value="ConfigurationManagement.Infrastructure" />
<xsd:enumeration value="IntegerOverflow" />
<xsd:enumeration value="DataProtection" />
<xsd:enumeration value="DataProtection.Storage"
value="DataProtection.Transport" />
<xsd:enumeration value="InputValidation" />
<xsd:enumeration value="InputValidation.User" />
<xsd:enumeration value="InputValidation.Network"
<xsd:enumeration value="InputValidation.File" />
<xsd:enumeration value="Concurrency" />
<xsd:enumeration value="AppDOS" />
<xsd:enumeration value="AppDOS.Flood" />
<xsd:enumeration value="AppDOS.Lockout" />
<xsd:enumeration value="BufferOverflow.Heap" />
<xsd:enumeration value="BufferOverflow.Stack" />
<xsd:enumeration value="BufferOverflow.Format"
<xsd:enumeration value="Injection" />
<xsd:enumeration value="Injection.OS" />
<xsd:enumeration value="Injection.SQL" />
<xsd:enumeration value="Injection.HTML" />
<xsd:enumeration value="Injection.OSCommand" />
<xsd:enumeration value="Injection.LDAP" />
<xsd:enumeration value="Injection.XSS" />
<xsd:enumeration value="ErrorHandling" />
<xsd:enumeration value="Monitoring" />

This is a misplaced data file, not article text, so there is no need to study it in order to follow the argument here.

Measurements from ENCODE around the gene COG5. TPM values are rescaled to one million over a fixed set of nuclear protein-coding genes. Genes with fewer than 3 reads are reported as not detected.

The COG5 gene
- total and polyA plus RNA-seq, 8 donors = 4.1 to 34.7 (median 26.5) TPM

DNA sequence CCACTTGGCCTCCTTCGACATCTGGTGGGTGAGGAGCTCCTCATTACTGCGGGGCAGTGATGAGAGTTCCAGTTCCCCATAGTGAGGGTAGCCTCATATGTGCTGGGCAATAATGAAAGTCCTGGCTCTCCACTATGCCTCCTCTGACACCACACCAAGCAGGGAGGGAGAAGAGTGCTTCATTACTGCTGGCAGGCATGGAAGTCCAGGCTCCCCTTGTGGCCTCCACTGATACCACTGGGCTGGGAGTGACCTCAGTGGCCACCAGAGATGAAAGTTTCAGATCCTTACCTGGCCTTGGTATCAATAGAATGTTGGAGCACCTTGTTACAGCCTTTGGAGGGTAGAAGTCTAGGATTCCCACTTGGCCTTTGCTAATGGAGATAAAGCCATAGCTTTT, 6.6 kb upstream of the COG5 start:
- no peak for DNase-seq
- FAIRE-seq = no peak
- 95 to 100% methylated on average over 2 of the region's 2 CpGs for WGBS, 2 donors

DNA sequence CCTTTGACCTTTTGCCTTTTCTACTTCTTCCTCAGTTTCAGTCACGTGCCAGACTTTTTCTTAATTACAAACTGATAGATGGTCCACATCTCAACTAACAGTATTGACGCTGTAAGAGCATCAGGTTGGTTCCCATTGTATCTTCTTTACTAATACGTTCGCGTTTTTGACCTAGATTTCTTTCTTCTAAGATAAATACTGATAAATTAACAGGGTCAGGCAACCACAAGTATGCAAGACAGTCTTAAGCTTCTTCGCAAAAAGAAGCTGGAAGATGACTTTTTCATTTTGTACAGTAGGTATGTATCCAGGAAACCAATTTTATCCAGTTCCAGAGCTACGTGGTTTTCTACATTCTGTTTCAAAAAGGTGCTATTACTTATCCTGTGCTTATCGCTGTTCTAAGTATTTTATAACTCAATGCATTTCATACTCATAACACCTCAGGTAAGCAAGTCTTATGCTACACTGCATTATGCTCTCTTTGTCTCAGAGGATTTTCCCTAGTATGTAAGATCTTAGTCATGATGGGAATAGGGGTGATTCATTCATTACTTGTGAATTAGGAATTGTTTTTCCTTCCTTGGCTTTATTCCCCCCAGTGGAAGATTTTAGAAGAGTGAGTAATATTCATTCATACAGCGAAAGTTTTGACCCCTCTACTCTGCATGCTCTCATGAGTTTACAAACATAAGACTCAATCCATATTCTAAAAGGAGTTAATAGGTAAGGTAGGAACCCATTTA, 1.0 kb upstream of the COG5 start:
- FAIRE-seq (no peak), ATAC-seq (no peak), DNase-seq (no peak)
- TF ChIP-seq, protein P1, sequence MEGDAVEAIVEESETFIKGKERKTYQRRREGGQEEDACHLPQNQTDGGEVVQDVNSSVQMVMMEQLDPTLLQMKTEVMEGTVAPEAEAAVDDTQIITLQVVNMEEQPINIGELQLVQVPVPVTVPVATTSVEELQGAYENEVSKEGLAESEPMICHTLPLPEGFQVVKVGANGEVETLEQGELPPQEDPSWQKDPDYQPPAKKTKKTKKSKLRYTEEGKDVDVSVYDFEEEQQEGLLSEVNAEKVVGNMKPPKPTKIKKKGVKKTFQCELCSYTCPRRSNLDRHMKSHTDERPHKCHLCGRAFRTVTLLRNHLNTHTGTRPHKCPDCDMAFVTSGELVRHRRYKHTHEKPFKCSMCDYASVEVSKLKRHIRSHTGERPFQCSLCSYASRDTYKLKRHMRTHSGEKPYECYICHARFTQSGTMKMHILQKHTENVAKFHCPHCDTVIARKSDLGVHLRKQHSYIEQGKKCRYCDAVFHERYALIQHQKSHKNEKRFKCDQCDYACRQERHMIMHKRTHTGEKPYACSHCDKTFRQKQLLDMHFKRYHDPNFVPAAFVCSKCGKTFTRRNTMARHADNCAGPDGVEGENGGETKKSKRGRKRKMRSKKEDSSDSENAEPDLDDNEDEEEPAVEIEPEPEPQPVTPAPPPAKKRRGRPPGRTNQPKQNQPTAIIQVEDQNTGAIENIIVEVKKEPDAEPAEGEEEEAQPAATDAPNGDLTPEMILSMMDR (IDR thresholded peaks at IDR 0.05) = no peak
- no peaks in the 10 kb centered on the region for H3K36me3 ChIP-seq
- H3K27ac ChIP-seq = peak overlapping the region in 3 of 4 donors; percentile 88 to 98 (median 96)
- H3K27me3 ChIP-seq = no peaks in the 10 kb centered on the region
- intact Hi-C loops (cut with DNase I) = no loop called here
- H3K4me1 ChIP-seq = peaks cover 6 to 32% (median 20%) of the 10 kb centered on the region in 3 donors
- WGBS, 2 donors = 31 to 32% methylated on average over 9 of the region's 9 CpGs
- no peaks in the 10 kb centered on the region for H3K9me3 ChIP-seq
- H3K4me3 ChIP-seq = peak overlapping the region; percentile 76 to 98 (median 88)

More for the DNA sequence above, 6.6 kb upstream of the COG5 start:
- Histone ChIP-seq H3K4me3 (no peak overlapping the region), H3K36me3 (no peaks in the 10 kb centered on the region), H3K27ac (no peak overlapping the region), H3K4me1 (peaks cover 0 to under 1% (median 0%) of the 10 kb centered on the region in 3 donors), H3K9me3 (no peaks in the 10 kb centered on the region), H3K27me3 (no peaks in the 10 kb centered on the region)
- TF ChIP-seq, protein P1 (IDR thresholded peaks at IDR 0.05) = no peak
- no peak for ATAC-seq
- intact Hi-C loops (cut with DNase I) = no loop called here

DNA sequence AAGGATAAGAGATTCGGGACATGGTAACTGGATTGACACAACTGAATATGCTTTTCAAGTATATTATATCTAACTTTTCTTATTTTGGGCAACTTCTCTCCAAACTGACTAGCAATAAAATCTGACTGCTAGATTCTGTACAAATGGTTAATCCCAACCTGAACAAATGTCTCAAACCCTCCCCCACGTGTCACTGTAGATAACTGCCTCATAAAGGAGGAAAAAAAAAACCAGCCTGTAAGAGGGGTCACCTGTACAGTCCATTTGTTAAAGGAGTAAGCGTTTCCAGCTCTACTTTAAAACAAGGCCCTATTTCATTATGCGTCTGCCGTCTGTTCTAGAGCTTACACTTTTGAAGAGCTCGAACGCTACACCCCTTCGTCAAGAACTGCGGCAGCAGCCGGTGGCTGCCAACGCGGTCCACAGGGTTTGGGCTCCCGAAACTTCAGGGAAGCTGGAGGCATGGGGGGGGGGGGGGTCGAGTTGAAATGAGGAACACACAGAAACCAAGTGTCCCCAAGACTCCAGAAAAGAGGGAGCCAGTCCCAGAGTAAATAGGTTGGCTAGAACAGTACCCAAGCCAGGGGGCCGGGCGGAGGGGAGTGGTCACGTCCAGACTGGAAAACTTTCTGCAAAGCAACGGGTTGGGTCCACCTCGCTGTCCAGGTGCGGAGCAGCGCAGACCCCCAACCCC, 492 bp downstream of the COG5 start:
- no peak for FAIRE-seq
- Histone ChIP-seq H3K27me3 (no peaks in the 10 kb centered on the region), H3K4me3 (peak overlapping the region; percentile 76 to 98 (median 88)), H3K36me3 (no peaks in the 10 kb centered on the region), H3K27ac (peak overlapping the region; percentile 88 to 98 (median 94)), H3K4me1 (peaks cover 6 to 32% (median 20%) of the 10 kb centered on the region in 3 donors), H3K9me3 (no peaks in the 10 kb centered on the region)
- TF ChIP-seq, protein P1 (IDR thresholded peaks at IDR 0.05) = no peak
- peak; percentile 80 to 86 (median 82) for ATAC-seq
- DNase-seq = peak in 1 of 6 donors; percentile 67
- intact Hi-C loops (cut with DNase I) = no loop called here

<xsd:enumeration value="Monitoring.Logging" />
<xsd:enumeration value="Monitoring.Detection" />
<xsd:enumeration value="Cryptography" />
<xsd:enumeration value="Cryptography.Algorithm"
value="Cryptography.KeyManagement" />
<xsd:enumeration value="Authentication" />
<xsd:enumeration value="Authentication.User" />
value="Authentication.UserManagement" />
<xsd:enumeration value="Authentication.Entity"
value="Authentication.SessionManagement" />
<xsd:simpleType name="appType">
<xsd:restriction base="xsd:string">
<xsd:enumeration value="client-server" />
<xsd:enumeration value="web service" />
<xsd:enumeration value="standalone" />
<xsd:enumeration value="p2p" />
<xsd:enumeration value="web application" />
<xsd:enumeration value="server" />
<xsd:enumeration value="client" />
<xsd:enumeration value="mainframe" />
<xsd:simpleType name="rootCauseType">
<xsd:restriction base="xsd:string">
<xsd:enumeration value="software defect" />
<xsd:enumeration value="config" />
<xsd:simpleType name="RelatedProcesses">
<xsd:restriction base="xsd:string">
<xsd:enumeration value="RequirementsAnalysis" />
<xsd:enumeration value="DesignAnalysis" />
<xsd:enumeration value="code" />
<xsd:enumeration value="SecurityTesting" />
<xsd:enumeration value="Deployment" />

Mark Curphey
Consulting Director
Foundstone, Inc.
Strategic Security

949.297.5600 x2070 Tel
781.738.0857 Cell
949.297.5575 Fax